January 24th, 2005  
EOD
 
Quote:
Originally Posted by EuroSpike
"Finland had later also a short range projectile beeing used on the 7.62x39 as well as on the 7.62x53R rifle cartridge. It consisted just of an empty projectile jacket which was drawn in one piece and had a closed base and an open tip (0.5-1mm) and looked like a round nose projectile. It also had a knurling for marking.
Beside all this Finland made countless prototypes in 7.62x39 with plastic cartridges (PT - plastic training) in various colors and also some with brass cases and plastic projectiles on them."

PT cartridges were replaced by platzpatronen with wooden bullets in 80s if i remember right but there has been no PTs in use for long time and those platzpatronen are made in 7.62x53r too because PKM uses them and they are needed in combat excercises.

Wooden bullets just won't work as live combat ammunition and that can be easily proven by using mathematics and physical science and computer aided simulations and researching engineers are't stupid. The whole idea is mindless and what would happen those rounds if the get even a bit wet in rain?

Using short range projectiles along standard ammunition would only cause problems with logistic and thats why different calibres and ammo types have been kept only in few ones and old for example LMG62 uses the same 762x39 round as other assault rifles in the squad and platoon.

Aluminiun core round "ALS-round" is used and issued sometimes in live round excersises because it's lower price. It has lower penetration but is a good ammunition in ranges 0-150m, almost no recoil is very positive feature. 8)


What markings are on the bottoms of rounds and what reads on the ammo boxes (capacity 30rnds)? On the cartridge's bottoms should be marking "VPT" and manufacturing year and on ammo boxes ammunition's ID key should start with letters "JVA".

Soaking water is probably why the wooden component short range cartridges were phased out (beside other reasons) - they have no combat value because they are meant for training.
The aluminum core rounds are certainly more expensive than the standart FMJ with lead core, they are just used to give a shorter danger zone and to be able to shoot in areas and shooting ranges closer to populated areas.
The Finnish cartridges have VPT (Lapua) or SO (Sako) head stamps, late prodcution has the word "LAPUA" fully written. There are even Italian head stamp on Finnish cartridges which were originally 6.5mm Carcano cartridges which were reworked and necked down to be a 7.62x39 cartridge (blanks and life rounds). This was done in the early days when Finalnd had plenty of that stuff left over from WWII.
Of course the Finnish ammo boxes have the "JVA-..." federal stock no on them.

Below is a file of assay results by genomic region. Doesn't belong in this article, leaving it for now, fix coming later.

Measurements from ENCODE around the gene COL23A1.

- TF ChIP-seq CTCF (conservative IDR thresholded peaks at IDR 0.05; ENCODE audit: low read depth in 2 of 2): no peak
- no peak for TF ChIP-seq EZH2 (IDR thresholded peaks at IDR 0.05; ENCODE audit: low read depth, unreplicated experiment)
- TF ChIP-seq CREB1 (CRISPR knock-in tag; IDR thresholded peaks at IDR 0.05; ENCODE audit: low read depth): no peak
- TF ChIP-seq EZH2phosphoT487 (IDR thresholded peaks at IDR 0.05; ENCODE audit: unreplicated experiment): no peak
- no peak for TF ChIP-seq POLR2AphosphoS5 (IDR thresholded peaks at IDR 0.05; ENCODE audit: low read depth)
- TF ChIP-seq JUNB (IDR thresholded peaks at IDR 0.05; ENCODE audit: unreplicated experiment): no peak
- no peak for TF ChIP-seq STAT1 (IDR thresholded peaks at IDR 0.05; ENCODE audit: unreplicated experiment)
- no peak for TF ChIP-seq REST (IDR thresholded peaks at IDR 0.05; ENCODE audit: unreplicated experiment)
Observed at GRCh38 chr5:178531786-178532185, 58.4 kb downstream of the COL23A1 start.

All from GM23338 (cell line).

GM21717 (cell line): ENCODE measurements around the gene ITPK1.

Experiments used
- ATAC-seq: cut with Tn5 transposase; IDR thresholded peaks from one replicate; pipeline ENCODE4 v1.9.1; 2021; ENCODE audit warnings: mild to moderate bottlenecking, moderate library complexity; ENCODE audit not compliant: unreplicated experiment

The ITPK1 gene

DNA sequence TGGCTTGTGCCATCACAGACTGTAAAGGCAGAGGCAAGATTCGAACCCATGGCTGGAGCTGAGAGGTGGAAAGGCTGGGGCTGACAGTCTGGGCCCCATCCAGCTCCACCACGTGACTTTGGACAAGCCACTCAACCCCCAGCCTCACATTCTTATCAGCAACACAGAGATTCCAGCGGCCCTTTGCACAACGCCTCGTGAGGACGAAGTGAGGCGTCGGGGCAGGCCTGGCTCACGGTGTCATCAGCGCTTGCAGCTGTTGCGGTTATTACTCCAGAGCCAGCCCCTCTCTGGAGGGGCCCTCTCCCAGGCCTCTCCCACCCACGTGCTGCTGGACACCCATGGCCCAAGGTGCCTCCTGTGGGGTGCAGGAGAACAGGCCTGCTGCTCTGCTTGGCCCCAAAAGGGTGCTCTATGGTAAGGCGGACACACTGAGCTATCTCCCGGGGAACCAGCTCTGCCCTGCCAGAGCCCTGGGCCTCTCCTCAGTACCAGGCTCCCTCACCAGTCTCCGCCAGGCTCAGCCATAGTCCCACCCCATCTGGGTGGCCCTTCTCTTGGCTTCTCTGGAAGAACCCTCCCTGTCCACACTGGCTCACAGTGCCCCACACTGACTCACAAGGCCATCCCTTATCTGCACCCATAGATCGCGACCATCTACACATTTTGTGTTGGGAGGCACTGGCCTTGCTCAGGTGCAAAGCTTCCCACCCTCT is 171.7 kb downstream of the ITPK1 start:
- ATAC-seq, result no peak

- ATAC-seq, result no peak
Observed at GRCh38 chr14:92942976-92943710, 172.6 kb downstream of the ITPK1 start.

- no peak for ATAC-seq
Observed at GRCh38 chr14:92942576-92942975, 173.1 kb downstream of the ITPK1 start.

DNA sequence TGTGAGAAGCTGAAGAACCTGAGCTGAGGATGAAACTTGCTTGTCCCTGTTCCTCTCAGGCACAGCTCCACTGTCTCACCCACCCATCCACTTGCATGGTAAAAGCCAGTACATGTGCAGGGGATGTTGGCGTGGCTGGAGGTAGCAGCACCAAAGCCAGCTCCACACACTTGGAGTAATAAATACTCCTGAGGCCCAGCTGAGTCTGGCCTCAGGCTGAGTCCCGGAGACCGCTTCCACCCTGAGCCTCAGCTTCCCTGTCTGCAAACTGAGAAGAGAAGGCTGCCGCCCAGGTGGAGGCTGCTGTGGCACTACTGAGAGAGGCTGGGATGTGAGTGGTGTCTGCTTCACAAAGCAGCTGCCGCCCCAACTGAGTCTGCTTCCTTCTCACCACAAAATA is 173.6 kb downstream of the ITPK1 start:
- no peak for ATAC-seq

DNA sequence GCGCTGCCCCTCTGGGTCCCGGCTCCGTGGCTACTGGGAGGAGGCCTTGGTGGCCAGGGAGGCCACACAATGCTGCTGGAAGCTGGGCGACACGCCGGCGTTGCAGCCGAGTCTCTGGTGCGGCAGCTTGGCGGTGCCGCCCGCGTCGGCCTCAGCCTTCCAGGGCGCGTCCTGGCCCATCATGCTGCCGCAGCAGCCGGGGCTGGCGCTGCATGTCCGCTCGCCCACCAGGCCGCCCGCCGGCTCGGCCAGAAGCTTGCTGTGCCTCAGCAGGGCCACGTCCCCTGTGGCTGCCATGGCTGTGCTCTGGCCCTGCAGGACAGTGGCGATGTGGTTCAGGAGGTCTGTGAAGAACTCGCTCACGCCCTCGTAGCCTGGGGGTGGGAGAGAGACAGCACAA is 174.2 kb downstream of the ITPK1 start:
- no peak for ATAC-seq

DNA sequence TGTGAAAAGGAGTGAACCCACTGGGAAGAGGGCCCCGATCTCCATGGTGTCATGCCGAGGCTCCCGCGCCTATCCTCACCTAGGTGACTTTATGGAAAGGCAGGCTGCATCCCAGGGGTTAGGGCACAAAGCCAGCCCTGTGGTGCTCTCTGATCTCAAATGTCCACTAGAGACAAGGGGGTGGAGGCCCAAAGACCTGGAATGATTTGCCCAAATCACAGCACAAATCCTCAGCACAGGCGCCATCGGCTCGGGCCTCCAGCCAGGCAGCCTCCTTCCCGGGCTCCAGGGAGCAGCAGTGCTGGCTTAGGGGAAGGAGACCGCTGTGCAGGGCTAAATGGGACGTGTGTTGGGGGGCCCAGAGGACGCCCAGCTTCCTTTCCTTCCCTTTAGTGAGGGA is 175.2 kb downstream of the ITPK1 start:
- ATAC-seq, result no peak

I don't wont to puzzle you but my research on Finnish 7.62x39 cartridges is likely the largest outside Finland and I have a good friend there and another guy from outside Finland which have good relations to the manufacturers.
January 24th, 2005  
EuroSpike
 
"Soaking water is probably why the wooden component short range cartridges were phased out (beside other reasons) - they have no combat value because they are meant for training.
The aluminum core rounds are certainly more expensive than the standart FMJ with lead core, they are just used to give a shorter danger zone and to be able to shoot in areas and shooting ranges closer to populated areas.
The Finnish cartridges have VPT (Lapua) or SO (Sako) head stamps, late prodcution has the word "LAPUA" fully written. There are even Italian head stamp on Finnish cartridges which were originally 6.5mm Carcano cartridges which were reworked and necked down to be a 7.62x39 cartridge (blanks and life rounds). This was done in the early days when Finalnd had plenty of that stuff left over from WWII."

Oh sorry, i forgot, aluminium is more expensive to manufacture so ALS should be more expensive than common FMJs. The most common combat rounds used are basic VPTs with FMJ and lead core, phosfor rounds in night (can't translate in english) and ALS rounds. There is also a lot of german ex-DDR and russian imported rounds in storages and they are not used or seen anywhere during peace time.

That SO marking's origin i have wandered a lot but now it is clear, thanks for that.

"Of course the Finnish ammo boxes have the "JVA-..." federal stock no on them."

Letters come from words:
JVA = JalkaVäen Ampumatarvike, infantry's ammunition ordnance.
VPT = Valtion Patruuna Tehdas, state's ammunition factory.
SAKO = Suojeluskuntien AseKOrjaamo, homeguard's armory.
Lapua = A town in west finland.

"my research on Finnish 7.62x39 cartridges is likely the largest outside Finland and I have a good friend there and another guy from outside Finland which have good relations to the manufacturers."

Sounds interesting. I guess you have a large collection of different cartridges?
January 24th, 2005  
k19
 
yeah, some wood is HARD, my family has a long wooden chair made by red wood(don't know what you guys call it) and i can't even lift it by my own, and my father say if you throw it in the water, it sunks not flow......
January 24th, 2005  
k19
 
Oh yeah, I think it's possible, remember the CSI show, a guy uses grand beef to make the bullets heads (dip it into liquid Nitration or something) so after killing people, they can't find the bullets….
January 24th, 2005  
EOD
 
Quote:
Originally Posted by EuroSpike
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Sounds interesting. I guess you have a large collection of different cartridges?
Only about Soviet/Russian and related calibers as well as former Warsaw Pact and western copies of these cartridges (only ervice ammo).